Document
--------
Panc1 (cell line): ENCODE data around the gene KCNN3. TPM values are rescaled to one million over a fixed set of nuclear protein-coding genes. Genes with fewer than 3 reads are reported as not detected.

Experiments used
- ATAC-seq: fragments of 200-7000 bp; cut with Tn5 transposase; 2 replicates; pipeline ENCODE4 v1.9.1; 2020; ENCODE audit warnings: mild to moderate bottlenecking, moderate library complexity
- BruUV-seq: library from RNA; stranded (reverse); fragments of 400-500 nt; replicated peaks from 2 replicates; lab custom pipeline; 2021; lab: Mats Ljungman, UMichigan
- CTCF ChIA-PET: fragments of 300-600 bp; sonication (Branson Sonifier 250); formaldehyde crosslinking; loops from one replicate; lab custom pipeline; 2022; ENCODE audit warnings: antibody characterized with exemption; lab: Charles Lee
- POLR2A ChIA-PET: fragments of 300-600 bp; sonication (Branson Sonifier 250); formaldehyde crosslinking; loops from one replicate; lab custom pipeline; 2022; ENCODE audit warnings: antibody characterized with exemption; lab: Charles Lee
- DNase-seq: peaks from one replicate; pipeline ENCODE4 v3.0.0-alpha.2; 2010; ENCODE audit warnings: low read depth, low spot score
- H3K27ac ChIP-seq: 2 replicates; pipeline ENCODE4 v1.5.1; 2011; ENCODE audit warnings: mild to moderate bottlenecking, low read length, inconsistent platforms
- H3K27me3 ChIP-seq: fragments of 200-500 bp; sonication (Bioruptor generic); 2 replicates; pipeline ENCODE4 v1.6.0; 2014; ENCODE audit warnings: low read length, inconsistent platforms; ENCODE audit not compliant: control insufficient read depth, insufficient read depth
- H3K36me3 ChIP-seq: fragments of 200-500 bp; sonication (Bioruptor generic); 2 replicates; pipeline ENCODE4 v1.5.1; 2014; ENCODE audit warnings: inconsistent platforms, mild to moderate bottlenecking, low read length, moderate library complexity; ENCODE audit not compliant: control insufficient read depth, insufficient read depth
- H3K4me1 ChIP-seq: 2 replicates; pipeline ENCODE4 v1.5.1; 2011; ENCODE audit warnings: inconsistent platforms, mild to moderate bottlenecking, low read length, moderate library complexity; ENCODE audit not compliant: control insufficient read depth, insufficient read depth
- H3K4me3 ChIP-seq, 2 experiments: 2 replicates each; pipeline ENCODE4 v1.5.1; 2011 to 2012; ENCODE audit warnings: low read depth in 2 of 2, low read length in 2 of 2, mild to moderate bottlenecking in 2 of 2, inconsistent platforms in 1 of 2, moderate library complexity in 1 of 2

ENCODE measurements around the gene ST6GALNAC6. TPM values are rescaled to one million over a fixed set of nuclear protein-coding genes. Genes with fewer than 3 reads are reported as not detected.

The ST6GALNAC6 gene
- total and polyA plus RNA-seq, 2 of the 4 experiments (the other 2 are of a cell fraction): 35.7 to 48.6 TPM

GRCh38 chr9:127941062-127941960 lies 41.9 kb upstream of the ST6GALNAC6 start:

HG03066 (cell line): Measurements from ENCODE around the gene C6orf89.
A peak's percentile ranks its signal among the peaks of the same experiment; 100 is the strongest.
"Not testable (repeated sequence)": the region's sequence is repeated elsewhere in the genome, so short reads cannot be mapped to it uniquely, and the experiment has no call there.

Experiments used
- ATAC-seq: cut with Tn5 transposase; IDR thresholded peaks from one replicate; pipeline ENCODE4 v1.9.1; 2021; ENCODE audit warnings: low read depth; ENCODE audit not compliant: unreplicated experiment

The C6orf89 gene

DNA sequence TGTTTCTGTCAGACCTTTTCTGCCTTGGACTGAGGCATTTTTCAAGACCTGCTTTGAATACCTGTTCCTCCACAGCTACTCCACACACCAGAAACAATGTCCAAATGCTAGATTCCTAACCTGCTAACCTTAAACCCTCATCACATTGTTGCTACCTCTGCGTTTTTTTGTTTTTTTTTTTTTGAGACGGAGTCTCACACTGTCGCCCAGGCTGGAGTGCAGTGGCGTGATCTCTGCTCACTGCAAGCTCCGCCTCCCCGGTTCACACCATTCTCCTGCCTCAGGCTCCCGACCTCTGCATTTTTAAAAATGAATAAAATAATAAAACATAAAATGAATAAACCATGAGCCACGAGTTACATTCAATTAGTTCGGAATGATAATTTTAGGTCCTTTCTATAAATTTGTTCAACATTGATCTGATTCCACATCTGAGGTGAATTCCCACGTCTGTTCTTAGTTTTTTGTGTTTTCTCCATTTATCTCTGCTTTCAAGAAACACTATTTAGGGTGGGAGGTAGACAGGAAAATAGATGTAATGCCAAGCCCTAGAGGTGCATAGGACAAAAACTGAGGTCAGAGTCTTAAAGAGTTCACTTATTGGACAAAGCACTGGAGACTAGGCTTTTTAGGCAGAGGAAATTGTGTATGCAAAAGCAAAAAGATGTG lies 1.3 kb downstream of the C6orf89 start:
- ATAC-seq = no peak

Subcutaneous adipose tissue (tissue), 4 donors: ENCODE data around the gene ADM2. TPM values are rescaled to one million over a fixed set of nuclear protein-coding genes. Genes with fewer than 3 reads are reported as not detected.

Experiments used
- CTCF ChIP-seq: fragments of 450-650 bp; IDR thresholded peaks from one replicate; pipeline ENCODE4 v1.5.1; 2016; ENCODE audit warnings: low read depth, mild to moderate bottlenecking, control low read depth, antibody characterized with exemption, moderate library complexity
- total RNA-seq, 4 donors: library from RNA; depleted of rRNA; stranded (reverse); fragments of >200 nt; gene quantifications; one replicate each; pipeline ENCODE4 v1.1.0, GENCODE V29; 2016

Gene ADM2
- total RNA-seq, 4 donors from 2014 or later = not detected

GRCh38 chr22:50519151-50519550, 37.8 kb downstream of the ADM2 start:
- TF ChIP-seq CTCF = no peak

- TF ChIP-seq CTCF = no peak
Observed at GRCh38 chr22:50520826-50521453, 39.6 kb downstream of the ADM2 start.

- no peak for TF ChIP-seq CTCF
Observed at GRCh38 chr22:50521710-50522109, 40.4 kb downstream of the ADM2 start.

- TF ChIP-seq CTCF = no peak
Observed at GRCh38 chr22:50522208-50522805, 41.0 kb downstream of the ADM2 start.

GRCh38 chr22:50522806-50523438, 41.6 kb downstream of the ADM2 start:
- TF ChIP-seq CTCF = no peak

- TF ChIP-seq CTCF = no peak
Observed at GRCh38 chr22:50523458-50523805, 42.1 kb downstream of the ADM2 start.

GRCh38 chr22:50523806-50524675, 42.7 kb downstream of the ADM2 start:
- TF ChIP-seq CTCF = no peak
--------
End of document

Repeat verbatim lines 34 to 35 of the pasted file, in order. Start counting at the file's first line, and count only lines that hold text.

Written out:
Observed at GRCh38 chr22:50520826-50521453, 39.6 kb downstream of the ADM2 start.

- no peak for TF ChIP-seq CTCF